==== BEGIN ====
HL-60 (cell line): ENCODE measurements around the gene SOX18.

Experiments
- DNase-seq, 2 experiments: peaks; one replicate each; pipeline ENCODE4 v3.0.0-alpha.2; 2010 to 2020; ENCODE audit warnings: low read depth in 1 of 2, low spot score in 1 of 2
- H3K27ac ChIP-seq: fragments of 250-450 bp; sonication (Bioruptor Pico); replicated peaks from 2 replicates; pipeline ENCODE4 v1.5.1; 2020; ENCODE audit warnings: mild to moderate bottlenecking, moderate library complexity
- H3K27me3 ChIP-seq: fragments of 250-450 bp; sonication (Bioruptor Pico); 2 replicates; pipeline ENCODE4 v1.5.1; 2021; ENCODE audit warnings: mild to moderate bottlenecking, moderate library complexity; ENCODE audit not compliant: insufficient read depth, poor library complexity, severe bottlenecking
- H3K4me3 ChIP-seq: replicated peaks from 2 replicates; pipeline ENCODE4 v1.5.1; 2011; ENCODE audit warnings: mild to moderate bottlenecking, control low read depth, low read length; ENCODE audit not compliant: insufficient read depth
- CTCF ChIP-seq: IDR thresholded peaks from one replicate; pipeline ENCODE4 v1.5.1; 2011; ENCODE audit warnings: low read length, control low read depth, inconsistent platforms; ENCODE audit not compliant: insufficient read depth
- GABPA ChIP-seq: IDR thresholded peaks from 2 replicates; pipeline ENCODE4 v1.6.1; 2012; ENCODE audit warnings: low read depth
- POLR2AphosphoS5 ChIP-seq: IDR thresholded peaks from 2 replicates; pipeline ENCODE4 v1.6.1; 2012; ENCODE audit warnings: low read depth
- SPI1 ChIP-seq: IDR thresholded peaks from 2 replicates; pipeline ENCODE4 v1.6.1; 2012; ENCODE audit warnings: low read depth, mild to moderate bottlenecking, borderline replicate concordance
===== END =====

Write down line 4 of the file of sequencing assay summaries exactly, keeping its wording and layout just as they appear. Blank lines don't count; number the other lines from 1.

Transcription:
- H3K27ac ChIP-seq: fragments of 250-450 bp; sonication (Bioruptor Pico); replicated peaks from 2 replicates; pipeline ENCODE4 v1.5.1; 2020; ENCODE audit warnings: mild to moderate bottlenecking, moderate library complexity